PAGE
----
Good questions. Since my first visit to Sumatra in 2004 I have been fairly obsessed with getting this right, and working with Tony Marsh over the past few months has really brought me a long ways in terms of understanding this process.
As far as equipment goes, the wet-hullers used in Sumatra are said to be modified de-hullers, except with the blades replaced by specially manufactured rubber ones (this is certainly how they look). Rubber parts might certainly help your super breakage issue, although breakage is a big issue for all wet-hullers. Wet-huller operators I have met take great pride in adjusting the machine exactly right, with the smallest possible amount of damage. To answer your numbered questions:
1) fermentation time is all over the place in Sumatra, and ranges from partial with mucilage still attached to fairly complete. Often, I have seen this fermentation take place in a plastic bucket or bag, and washing done in the same bucket or bag in a nearby stream or pool. In the few washing stations that exist, fermentation is complete and coffee fully washed (no attached parchment) with fresh water.
2) Most common drying substrates are concrete patio, asphalt road, or plastic tarps over dirt/gravel. I have never seen coffee dried directly on the ground. I have often seen it turned by rake, this is very very common.
3) The drying percentage is a confusing one. I have heard 40-50% too, but I have also heard 25%. In practice, this varies a lot around Sumatra. I would experiment, I don't think there is any very solid practice. Most operators go by sight anyway, I have heard "you should wet-hull when the bean reaches the color of milk".
4) In my experience, partially-dried wet parchment (anywhere from just-washed to ready to wet-hull) may be bagged, dried a little bit, rebagged, dried again, any number of times between washing and wet-hulling. It may spend hours or days in bags, depending on local practice and market conditions. I don't believe there is any rule of thumb here. By the way, wet parchment is bought and sold by volume measure at this stage, not weight (via a standardized volume measure called a Bambu)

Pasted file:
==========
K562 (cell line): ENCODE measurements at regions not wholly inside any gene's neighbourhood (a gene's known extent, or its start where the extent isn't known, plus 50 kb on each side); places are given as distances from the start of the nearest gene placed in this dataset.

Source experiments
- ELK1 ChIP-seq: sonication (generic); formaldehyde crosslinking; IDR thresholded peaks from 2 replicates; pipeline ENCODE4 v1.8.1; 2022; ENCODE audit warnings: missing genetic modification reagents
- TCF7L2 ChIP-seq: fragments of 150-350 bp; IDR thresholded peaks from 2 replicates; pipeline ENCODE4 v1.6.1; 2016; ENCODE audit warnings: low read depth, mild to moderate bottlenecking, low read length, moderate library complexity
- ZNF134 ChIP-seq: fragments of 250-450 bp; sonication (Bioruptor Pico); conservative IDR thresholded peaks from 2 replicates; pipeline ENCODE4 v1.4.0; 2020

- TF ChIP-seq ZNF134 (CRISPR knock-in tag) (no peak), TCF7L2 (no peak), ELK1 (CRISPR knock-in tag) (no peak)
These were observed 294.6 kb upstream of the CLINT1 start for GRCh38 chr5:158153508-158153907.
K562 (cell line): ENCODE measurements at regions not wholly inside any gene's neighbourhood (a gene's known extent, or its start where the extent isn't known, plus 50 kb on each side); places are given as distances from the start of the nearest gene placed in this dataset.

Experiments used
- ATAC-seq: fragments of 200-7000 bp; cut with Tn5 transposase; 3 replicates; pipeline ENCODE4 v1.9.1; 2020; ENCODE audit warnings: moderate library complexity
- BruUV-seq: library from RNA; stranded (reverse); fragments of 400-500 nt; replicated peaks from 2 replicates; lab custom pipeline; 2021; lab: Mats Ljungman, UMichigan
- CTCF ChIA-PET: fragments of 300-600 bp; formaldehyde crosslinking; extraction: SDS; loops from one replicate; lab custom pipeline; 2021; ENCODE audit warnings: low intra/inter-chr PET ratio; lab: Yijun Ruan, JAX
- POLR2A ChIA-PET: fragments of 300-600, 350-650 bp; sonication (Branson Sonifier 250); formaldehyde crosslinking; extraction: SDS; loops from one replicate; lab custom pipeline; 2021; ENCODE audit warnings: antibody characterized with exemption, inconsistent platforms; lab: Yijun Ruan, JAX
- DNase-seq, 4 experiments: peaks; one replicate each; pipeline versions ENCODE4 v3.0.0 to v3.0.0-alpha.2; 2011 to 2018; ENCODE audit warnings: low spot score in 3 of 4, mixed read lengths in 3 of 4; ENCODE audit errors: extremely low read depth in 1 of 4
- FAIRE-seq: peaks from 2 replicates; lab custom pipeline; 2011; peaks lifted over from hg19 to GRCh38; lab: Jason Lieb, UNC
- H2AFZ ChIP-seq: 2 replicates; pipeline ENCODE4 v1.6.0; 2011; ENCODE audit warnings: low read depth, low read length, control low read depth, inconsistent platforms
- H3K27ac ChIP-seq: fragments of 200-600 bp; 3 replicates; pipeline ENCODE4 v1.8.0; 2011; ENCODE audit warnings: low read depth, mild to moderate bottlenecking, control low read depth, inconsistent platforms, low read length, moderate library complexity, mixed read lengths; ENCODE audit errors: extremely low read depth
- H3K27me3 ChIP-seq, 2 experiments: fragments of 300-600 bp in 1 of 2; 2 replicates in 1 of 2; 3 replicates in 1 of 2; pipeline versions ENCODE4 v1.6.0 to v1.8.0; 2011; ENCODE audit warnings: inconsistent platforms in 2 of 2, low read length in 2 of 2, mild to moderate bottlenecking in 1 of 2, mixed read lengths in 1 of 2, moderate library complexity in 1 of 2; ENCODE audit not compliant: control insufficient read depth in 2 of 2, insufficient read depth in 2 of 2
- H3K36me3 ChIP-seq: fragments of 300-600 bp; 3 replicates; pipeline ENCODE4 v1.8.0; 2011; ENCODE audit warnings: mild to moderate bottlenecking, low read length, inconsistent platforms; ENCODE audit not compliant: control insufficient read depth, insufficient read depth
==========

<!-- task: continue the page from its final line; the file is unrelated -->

5) Coffee collectors may wet-hull right away (if they feel the coffee is ready) or dry a little while before wet-hulling. Again, the decision of wet-hulling is done by appearance. Just wet-hulled coffee is called "Kopi Labu", or "Pumpkin Coffee", and this coffee is dried, again on concrete, asphalt road, or plastic tarp, until 11-13%.
There is a tremendous amount of local and individual variation on this process, but these are the basics. I have never seen coffee drying directly on the ground, but I 'm sure it happens sometimes. Tony Marsh feels that much of the earthy/mildewy characteristic doesn't come from direct contact with the ground; it instead comes from the fact that immediately after hulling, the kopi labu is very wet and warm, and its protective layers have been stripped away leaving an attractive environment of enzymes, sugars, moisture, etc for ambient microorganisms to set up shop. The enzymatic activity of these microorganisms lend the earthy, forest-floor, even chocolaty characteristics to Sumatran coffee. There is some anecdotal evidence to support this idea, and it seems logical to me. Certainly, the wet-hulling process is responsible for the diminished acidity and increased body of these coffees, since washed coffees from the same areas do not exhibit these characteristics.
Good luck, I'd love to taste the results of your experiments!
Specialty Coffee Association of America